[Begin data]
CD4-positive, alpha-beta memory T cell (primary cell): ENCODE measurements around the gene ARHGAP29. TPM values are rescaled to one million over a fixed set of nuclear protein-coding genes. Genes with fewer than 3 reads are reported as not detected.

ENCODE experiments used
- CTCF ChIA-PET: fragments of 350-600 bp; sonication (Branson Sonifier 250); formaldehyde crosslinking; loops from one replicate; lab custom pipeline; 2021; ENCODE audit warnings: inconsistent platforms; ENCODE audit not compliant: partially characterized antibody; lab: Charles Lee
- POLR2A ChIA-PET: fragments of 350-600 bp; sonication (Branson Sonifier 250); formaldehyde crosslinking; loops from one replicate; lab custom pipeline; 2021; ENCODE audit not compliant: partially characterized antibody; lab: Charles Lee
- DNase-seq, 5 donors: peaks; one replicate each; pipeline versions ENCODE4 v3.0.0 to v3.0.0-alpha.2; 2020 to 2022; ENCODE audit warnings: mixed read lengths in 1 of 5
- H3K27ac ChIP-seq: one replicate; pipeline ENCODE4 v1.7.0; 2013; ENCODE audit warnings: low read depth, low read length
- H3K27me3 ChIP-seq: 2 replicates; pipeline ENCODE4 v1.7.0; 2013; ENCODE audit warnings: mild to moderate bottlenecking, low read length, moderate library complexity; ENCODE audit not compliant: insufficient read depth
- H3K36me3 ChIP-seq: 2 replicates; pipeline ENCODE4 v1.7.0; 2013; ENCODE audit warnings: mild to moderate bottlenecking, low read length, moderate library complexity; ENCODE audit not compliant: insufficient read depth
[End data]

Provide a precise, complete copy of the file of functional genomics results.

CD4-positive, alpha-beta memory T cell (primary cell): ENCODE measurements around the gene ARHGAP29. TPM values are rescaled to one million over a fixed set of nuclear protein-coding genes. Genes with fewer than 3 reads are reported as not detected.

ENCODE experiments used
- CTCF ChIA-PET: fragments of 350-600 bp; sonication (Branson Sonifier 250); formaldehyde crosslinking; loops from one replicate; lab custom pipeline; 2021; ENCODE audit warnings: inconsistent platforms; ENCODE audit not compliant: partially characterized antibody; lab: Charles Lee
- POLR2A ChIA-PET: fragments of 350-600 bp; sonication (Branson Sonifier 250); formaldehyde crosslinking; loops from one replicate; lab custom pipeline; 2021; ENCODE audit not compliant: partially characterized antibody; lab: Charles Lee
- DNase-seq, 5 donors: peaks; one replicate each; pipeline versions ENCODE4 v3.0.0 to v3.0.0-alpha.2; 2020 to 2022; ENCODE audit warnings: mixed read lengths in 1 of 5
- H3K27ac ChIP-seq: one replicate; pipeline ENCODE4 v1.7.0; 2013; ENCODE audit warnings: low read depth, low read length
- H3K27me3 ChIP-seq: 2 replicates; pipeline ENCODE4 v1.7.0; 2013; ENCODE audit warnings: mild to moderate bottlenecking, low read length, moderate library complexity; ENCODE audit not compliant: insufficient read depth
- H3K36me3 ChIP-seq: 2 replicates; pipeline ENCODE4 v1.7.0; 2013; ENCODE audit warnings: mild to moderate bottlenecking, low read length, moderate library complexity; ENCODE audit not compliant: insufficient read depth